Nearly eight in 10 runners in a Running USA survey said they participated in fewer events in 2020 due to the coronavirus but a majority still plan to be back at events this summer, according to a survey compiled by analyst Ashlyn Modlin and presented during a Running USA webinar on Tuesday.
The 2020 Global Runner Survey shows 78 percent of respondents ran in fewer events in 2020 and 94 percent were unable to participate in an event they planned to run in because of COVID-related cancellations. Eighty-seven percent believe that COVID-related cancellations will continue in 2021 and disrupt their scheduled competition plans.
Survey responses were collected from more than 5,000 runners from November through mid-December 2020.
“You can’t avoid talking about COVID-19 and the impact it’s had on runners,” Modlin said. “The runners who participated in this survey are no different.”
The negative news was countered by the future outlook. Sixty-six percent of those surveyed said they would participate in more events in 2021 than they did in 2020. Twenty percent said they wanted a vaccine to be readily available to the general public before they competed again.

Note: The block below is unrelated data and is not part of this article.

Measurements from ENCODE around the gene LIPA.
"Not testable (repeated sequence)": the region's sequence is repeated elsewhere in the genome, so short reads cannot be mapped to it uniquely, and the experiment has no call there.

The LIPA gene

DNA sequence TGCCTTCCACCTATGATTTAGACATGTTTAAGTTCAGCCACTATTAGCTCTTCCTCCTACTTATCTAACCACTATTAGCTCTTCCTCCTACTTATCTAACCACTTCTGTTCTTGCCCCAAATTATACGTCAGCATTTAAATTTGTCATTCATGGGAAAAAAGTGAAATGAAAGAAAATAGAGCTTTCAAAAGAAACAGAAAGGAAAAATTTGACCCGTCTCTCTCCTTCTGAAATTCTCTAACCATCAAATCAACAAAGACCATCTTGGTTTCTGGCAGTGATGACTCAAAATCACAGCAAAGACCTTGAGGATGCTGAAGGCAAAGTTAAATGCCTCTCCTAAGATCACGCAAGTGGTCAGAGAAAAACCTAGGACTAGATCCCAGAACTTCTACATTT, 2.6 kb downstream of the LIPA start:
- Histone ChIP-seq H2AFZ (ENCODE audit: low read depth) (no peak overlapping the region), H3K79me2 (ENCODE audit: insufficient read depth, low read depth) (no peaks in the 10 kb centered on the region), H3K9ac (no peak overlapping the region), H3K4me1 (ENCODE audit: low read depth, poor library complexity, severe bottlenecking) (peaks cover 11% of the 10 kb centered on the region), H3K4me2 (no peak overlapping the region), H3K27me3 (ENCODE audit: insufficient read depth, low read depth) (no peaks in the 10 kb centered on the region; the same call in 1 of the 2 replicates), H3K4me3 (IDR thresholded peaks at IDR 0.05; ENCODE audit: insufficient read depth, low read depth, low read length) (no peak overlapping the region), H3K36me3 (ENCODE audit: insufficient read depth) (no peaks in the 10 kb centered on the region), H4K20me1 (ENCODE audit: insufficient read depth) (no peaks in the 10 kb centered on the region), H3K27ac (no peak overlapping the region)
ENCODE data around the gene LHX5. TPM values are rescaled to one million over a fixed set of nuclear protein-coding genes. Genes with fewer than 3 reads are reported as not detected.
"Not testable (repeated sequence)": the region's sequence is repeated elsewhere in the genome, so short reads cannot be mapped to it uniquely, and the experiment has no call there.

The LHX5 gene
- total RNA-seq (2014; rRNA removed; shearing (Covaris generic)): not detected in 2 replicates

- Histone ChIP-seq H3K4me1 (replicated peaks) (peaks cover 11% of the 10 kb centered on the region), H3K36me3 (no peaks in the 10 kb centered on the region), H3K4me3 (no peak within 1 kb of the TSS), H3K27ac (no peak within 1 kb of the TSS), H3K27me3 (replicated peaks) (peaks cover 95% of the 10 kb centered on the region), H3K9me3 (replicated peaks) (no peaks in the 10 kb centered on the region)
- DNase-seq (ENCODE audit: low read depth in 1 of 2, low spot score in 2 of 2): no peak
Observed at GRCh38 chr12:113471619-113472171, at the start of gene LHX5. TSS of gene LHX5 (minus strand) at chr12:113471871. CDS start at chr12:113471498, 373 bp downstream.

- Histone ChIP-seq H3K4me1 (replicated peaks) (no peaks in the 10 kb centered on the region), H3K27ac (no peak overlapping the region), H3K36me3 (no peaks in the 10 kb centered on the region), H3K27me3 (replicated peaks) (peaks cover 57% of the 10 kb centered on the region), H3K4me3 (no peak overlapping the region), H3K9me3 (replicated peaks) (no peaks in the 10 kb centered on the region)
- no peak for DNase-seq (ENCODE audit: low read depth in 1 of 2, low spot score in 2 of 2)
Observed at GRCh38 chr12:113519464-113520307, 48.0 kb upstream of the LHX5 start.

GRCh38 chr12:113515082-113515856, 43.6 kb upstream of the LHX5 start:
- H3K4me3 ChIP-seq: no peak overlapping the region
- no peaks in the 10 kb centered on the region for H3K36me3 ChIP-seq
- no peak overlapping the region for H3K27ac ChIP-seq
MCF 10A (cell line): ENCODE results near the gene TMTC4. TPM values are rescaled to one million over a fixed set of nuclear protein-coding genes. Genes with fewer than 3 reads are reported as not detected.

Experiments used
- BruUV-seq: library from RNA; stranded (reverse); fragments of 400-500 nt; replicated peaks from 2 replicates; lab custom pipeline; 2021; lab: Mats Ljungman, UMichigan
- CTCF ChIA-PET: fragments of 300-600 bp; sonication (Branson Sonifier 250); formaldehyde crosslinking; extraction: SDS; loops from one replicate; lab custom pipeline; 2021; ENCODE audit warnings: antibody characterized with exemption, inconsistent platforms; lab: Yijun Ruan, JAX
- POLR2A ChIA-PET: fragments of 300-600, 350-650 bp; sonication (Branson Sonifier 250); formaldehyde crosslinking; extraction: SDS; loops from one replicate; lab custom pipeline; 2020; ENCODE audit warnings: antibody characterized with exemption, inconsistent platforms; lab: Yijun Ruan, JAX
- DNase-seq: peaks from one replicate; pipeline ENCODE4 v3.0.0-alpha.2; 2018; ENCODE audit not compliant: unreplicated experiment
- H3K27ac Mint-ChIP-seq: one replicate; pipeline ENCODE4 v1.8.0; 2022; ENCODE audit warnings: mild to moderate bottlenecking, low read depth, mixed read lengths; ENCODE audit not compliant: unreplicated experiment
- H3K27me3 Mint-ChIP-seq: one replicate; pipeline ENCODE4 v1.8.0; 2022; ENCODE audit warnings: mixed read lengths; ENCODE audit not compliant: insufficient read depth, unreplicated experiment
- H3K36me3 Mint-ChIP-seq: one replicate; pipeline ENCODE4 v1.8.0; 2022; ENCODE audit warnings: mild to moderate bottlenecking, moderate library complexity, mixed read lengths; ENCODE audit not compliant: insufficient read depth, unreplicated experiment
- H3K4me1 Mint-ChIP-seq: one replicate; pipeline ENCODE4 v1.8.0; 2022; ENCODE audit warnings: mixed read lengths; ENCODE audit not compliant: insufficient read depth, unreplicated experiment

Modlin added that in every type of event — whether a 10K, 5K, half-marathon, marathon, relay, trail running, ultra marathon and mud/obstacle race — respondents predicted that they would participate in a 2021 event in higher numbers than 2020.
“That is indicative of the level of excitement that runners have in being able to get back to in-person events,” Modlin said. “The data really shows us that there are lots of positive signs ahead for the running industry.”
Diversity was also a big topic of the survey. Modlin noted that the respondents were overwhelmingly white and affluent given the sport’s demographics. Among the recommendations from Modlin in the topic of diversity were to find ways to make entry fees more accessible to non-Whites and those for whom cost is a barrier to entry. Race organizers can also do things such as updating the imagery they use with promotional materials and social media to show more diversity and holding events in areas where a more diverse set of athletes live.
“Running USA is 100 percent all in with continuing the (Diversity, Equity, and Inclusion) initiatives in our sport and our events as far as making events more open for participants,” said Christine Bowen, Running USA’s vice president of programming, partnerships and operations. “It’s part of our strategic efforts going forward.”